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I am quite new to the study of elliptic curve cryptography and as such I might be asking something with a mundane solution, but I can't easily find such a solution online. My understanding of ECC is that you can generate a private key (some integer $k$), a starting point on the curve ($G$), and a curve equation, and then generate a public key through finding $kG$. My understanding is then that your computer would perform however many operations are required to find $kG$ (if $k$ was 16 then that would be four operations).

With this data the starting point $G$, the curve equation, and the public key is made public. What I am wondering is why can't an attacker try to find out what the private key $k$ simply is, take the starting point and perform operations until they reach the public key and as such know what $k$ is? Is it based in the fact that the sender only needs 4 operations to calculate $kG$ whereas the attacker would need 16 operations (for the given example)?

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    $\begingroup$ You need to guess a private key before you start doing the operations. If we're talking about 256-bit private keys, there are 2^256 keys to try. You'll only reach the target's public key if you guessed the correct private key. That means that, if you pick a random private key and perform operations hoping to reach the target's public key, there is only 0.0000000000...(+66 zeros)...8 chance of success per try. $\endgroup$
    – MaiaVictor
    Jul 9 at 5:22
  • $\begingroup$ But if the user's computer for instance took 10 computation to calculate a public key (a simplistic example), the attacker's computer would only need to start at $G$ and perform about 1024 computations to reach the point of $kG$. I can see this is potentially quite a large difference, but it seems like a supercomputer could get through a bigger example within a finite amount of time (weeks or so). $\endgroup$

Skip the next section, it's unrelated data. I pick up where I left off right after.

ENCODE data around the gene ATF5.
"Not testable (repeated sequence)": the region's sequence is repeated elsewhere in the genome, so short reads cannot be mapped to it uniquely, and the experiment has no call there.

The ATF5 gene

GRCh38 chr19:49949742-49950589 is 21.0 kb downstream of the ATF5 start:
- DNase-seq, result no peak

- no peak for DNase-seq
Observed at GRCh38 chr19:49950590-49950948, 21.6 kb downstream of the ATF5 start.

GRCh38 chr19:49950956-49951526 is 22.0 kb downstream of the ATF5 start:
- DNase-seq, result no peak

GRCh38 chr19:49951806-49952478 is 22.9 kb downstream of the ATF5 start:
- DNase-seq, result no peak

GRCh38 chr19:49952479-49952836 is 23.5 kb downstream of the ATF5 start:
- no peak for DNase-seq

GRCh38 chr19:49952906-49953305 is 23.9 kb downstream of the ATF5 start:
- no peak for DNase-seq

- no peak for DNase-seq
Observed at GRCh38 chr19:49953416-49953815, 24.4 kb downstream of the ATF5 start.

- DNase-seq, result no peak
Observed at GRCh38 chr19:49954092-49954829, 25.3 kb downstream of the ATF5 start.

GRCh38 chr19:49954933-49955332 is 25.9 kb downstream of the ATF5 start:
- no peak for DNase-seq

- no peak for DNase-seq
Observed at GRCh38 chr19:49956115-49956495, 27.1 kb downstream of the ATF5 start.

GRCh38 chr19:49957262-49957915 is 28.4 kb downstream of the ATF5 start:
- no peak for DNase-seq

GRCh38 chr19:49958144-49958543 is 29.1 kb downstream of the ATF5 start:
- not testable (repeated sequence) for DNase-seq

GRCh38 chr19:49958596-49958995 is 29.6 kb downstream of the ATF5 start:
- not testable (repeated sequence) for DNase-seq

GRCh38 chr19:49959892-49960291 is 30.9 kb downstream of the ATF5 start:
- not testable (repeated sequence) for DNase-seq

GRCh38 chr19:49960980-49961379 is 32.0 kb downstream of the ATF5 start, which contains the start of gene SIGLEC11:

– James
    Jul 9 at 5:28
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    $\begingroup$ For the sizes currently considered secure (256 or 255 bit up) this 'attack' takes more energy than exists in the universe. You need to control huge numbers -- trillions of trillions -- of other universes, which means you must be a god, and your profile does not identify you as a god. See crypto.stackexchange.com/questions/58373/… and more linked there. $\endgroup$ Jul 9 at 5:46
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    $\begingroup$ See the wheat and chessboard parable, only with a larger chessboard when it comes to actually used Elliptic Curves (where $k$ can take $n\approx2^{256}$ values). Incidentally, "take the starting point and perform operations until they reach the public key" is far from the best strategy: if there are $n$ possible values of $k$, it requires $\Theta(n)$ steps, when there are strategies that require only $\Theta(\sqrt n)$ steps. $\endgroup$
    – fgrieu
    Jul 9 at 6:48
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    $\begingroup$ "Is it based in the fact that the sender only needs 4 operations to calculate kG whereas the attacker would need 16 operations (for the given example)?" Yes $\endgroup$ Jul 9 at 15:50
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To compute $kG$ you need $O(log(k))$ operations. (For every bit, double the result and and additionally add $G$ if bit is $1$). As you mentioned in a comment for around $k=1024$ you would need like $10$ operations to compute $kG$. But this example is way to small for practical use and the exponential effect does not really kick in yet. Normally, when the curve has order around $2^n$, $k$ would be of a similar magnitude as $2^n$.

So for curves with order $2^{256}$ish you need around $log(2^{256})=256$ operations to compute $kG$ but $2^{256}$ to attack it. There is only a problem with absurdly small curves with order of maybe up to a few billion or trillion (like in your example).

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    $\begingroup$ You can do better than $2^{256}$. You can use baby-step giant-step to recover $k$ in roughly $2^{128}$ time. Nevertheless, the point stands: it takes polynomial time to compute $kG$, but the best known attacks require exponential time to recover $k$. $\endgroup$
    – AAA
    Jul 9 at 16:17
  • $\begingroup$ If we are able to say that as an example a computer can calculate 80,000,000,000 operations per a second (eighty computers performing an operation each nano-second), which is approximately $2^{36}$ operations per second, and the fastest attacks can find the key in $2^{n/2}$ operations where $n$ is the key size, wouldn't a key size of 138 be sufficient to essentially make any attack unviable (taking approximately 3200 years to calculate)? $\endgroup$
    – James
    Jul 10 at 13:52
  • $\begingroup$ As an additional alternative, if there is so much worry about Quantum Computing perhaps being able to attack encryption of smaller key sizes, wouldn't it be sufficiently possible to create an Elliptic Curve Cryptosystem with large key sizes without taking too long to calculate (1024 operations doesn't seem like it would take too long for a modern computer to perform, even if each operation took 1,000,000 nanoseconds to perform)? $\endgroup$
    – James
    Jul 10 at 13:57

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